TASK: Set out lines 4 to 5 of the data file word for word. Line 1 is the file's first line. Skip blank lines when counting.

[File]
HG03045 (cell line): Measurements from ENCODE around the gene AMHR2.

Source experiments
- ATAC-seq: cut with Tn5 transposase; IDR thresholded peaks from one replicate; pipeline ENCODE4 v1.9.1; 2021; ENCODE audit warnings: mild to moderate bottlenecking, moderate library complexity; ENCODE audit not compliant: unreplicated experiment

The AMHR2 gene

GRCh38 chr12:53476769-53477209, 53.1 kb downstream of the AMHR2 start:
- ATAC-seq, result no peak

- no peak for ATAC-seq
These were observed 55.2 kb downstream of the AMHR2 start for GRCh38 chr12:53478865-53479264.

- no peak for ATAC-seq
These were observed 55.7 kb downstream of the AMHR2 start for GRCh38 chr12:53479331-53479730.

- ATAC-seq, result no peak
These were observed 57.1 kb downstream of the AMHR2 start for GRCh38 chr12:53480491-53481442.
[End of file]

The AMHR2 gene

GRCh38 chr12:53476769-53477209, 53.1 kb downstream of the AMHR2 start: